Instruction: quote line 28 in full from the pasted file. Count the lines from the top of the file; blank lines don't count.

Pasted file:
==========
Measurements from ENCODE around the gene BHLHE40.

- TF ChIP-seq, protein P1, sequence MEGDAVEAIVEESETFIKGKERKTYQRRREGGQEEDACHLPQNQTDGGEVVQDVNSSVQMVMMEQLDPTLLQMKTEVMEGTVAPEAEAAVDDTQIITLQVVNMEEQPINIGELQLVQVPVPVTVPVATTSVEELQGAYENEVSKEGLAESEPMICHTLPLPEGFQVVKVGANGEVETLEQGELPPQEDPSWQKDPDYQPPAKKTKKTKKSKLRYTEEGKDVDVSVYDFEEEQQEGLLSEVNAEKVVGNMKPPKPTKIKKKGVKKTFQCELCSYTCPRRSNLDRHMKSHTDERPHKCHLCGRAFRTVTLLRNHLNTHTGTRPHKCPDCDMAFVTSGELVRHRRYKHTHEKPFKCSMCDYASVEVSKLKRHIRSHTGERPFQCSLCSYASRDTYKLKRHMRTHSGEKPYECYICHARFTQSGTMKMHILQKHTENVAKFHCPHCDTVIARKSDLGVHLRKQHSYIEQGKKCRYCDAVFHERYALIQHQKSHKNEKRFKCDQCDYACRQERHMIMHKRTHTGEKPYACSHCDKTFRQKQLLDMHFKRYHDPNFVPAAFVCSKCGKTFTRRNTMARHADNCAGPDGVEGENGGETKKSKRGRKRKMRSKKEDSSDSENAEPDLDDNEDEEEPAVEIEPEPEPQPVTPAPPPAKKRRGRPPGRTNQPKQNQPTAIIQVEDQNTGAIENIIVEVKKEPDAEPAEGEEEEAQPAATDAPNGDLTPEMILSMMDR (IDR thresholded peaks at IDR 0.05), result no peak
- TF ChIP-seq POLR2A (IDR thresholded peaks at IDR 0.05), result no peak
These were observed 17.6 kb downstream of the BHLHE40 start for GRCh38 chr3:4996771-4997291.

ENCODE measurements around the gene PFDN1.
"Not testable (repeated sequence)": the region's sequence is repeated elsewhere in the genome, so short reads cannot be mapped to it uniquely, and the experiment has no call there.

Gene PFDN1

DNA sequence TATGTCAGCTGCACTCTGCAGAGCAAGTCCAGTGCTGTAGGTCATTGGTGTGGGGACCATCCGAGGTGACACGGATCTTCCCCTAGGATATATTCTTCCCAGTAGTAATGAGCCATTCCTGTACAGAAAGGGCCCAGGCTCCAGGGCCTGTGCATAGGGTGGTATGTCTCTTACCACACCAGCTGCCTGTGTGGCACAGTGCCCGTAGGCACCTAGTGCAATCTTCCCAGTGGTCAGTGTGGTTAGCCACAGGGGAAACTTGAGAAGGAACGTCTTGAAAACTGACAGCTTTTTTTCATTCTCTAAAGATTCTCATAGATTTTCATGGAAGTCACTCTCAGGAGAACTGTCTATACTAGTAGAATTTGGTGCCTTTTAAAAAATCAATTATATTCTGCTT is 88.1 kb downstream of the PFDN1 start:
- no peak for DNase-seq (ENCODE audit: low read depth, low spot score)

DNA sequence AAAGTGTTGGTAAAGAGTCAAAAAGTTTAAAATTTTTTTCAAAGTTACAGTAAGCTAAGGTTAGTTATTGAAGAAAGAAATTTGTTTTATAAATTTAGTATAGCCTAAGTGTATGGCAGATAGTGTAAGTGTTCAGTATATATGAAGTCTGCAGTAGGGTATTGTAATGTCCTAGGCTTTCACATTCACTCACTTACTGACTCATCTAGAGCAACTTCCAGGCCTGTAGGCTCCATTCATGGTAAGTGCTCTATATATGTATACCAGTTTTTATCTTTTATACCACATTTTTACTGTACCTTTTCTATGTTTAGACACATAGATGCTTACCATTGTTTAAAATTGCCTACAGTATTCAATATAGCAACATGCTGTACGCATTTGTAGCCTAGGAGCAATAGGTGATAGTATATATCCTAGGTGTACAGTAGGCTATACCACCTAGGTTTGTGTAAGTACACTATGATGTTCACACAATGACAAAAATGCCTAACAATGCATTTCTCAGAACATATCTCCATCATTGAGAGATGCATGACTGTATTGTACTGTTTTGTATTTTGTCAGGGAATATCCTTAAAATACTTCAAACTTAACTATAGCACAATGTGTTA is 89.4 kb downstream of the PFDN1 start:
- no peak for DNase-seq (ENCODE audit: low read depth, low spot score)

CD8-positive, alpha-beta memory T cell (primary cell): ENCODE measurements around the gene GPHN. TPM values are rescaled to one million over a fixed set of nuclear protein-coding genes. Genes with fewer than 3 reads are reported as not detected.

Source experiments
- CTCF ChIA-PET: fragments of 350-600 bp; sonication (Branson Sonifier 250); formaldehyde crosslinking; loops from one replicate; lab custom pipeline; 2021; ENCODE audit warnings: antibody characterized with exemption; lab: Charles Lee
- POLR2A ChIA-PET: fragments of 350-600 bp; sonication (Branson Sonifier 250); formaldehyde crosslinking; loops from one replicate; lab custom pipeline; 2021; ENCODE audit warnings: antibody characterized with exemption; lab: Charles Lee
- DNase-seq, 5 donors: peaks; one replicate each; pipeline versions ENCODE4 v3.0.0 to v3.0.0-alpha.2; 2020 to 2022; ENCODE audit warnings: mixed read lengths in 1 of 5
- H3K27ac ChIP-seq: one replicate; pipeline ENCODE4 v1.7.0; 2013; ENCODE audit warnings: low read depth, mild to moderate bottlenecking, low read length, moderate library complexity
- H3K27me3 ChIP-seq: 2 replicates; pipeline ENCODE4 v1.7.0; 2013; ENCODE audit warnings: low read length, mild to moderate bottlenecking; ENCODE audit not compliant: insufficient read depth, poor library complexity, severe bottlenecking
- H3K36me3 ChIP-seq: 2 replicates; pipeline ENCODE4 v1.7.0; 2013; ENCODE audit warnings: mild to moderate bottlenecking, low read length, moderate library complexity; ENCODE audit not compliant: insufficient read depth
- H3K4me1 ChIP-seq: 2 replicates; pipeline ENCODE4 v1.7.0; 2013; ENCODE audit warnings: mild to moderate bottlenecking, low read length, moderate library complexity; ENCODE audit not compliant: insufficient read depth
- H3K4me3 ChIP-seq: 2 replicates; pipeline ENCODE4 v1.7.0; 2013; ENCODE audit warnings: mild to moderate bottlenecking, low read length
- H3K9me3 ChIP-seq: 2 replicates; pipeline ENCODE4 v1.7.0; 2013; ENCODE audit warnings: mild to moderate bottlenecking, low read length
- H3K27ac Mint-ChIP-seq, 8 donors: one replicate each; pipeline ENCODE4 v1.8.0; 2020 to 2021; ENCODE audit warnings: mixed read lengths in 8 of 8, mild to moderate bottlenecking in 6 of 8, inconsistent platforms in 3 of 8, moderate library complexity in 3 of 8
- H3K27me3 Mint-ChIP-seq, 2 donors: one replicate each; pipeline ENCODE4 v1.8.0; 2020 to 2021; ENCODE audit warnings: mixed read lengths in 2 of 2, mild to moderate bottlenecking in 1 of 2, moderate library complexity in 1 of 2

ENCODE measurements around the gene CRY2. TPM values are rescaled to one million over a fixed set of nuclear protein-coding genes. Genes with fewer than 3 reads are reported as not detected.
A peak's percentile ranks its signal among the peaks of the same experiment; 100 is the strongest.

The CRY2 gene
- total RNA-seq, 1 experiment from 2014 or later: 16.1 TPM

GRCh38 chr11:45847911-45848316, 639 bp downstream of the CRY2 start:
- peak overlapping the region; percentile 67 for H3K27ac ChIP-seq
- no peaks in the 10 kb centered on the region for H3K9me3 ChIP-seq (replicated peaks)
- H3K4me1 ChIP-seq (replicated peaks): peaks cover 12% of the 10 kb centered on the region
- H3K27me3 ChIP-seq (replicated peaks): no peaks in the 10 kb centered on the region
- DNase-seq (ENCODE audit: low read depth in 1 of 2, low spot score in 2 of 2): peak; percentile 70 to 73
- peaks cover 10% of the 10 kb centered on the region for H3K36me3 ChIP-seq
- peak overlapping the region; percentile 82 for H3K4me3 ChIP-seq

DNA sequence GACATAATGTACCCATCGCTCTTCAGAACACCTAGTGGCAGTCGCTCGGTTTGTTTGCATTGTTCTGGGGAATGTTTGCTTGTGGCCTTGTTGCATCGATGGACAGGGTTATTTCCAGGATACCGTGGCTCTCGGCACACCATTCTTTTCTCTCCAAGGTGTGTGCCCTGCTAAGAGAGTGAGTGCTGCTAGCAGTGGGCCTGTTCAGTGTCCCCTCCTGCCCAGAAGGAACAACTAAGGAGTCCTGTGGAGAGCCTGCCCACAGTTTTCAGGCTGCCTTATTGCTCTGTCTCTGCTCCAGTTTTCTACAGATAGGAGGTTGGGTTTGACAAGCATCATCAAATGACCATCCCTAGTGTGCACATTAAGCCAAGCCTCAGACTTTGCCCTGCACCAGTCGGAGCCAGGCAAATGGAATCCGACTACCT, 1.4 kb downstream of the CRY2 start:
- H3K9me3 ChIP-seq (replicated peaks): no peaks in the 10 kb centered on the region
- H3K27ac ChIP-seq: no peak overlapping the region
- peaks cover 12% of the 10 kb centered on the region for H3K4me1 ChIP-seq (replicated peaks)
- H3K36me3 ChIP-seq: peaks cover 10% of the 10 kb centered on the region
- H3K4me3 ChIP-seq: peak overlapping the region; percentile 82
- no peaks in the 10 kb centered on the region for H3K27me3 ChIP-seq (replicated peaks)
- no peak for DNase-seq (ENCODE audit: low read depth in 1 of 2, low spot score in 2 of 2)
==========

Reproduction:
- total RNA-seq, 1 experiment from 2014 or later: 16.1 TPM